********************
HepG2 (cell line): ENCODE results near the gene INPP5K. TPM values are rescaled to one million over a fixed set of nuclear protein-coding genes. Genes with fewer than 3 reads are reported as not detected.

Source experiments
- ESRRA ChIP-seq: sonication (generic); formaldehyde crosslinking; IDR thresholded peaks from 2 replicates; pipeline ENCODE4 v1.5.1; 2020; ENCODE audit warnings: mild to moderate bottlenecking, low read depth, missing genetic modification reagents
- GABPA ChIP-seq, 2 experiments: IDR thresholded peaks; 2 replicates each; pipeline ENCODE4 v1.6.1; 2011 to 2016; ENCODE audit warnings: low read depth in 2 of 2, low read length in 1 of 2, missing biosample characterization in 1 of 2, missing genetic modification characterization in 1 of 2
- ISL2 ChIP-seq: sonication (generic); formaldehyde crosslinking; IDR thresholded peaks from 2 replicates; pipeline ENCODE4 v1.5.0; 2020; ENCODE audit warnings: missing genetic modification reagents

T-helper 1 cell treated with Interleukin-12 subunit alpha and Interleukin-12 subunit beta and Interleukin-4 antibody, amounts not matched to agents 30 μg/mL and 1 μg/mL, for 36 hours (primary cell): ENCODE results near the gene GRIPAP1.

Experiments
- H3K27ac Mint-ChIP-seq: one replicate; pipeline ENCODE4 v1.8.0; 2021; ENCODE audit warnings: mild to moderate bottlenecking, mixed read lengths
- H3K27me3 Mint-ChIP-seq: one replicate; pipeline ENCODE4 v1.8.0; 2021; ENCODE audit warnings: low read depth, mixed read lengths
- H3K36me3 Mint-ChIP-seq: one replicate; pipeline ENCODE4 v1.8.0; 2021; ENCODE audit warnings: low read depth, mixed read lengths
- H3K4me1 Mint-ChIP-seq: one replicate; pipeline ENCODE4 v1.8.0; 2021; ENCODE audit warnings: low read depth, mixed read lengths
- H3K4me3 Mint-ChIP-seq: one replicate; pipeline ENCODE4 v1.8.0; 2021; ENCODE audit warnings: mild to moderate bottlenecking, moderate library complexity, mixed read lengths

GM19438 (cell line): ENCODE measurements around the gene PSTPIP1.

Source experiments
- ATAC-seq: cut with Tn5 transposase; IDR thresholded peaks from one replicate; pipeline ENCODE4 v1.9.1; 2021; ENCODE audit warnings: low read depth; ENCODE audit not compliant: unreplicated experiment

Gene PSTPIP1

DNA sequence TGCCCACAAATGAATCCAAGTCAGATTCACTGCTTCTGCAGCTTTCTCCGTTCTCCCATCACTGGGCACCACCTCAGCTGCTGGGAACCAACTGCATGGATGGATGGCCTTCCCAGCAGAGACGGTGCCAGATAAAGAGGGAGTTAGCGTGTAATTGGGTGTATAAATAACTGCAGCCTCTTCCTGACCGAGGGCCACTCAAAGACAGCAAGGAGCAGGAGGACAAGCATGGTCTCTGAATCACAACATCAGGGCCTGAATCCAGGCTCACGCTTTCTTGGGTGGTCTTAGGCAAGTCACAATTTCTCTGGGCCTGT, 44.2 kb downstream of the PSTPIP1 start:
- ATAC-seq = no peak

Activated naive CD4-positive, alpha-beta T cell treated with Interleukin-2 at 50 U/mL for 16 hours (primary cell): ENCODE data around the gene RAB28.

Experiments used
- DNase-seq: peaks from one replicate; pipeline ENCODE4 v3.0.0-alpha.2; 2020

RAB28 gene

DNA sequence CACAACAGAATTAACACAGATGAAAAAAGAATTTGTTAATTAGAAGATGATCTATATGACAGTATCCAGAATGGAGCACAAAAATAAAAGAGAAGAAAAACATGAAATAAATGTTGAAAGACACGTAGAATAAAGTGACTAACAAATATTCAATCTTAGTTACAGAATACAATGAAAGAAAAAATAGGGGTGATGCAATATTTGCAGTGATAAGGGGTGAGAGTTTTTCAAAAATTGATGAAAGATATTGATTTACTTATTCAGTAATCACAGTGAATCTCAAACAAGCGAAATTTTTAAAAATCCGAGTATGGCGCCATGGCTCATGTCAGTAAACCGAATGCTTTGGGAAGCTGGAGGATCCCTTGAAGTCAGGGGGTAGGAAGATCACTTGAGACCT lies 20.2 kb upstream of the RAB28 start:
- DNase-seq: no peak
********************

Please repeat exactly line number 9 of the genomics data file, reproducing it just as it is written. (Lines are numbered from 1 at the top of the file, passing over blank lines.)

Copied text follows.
- H3K27me3 Mint-ChIP-seq: one replicate; pipeline ENCODE4 v1.8.0; 2021; ENCODE audit warnings: low read depth, mixed read lengths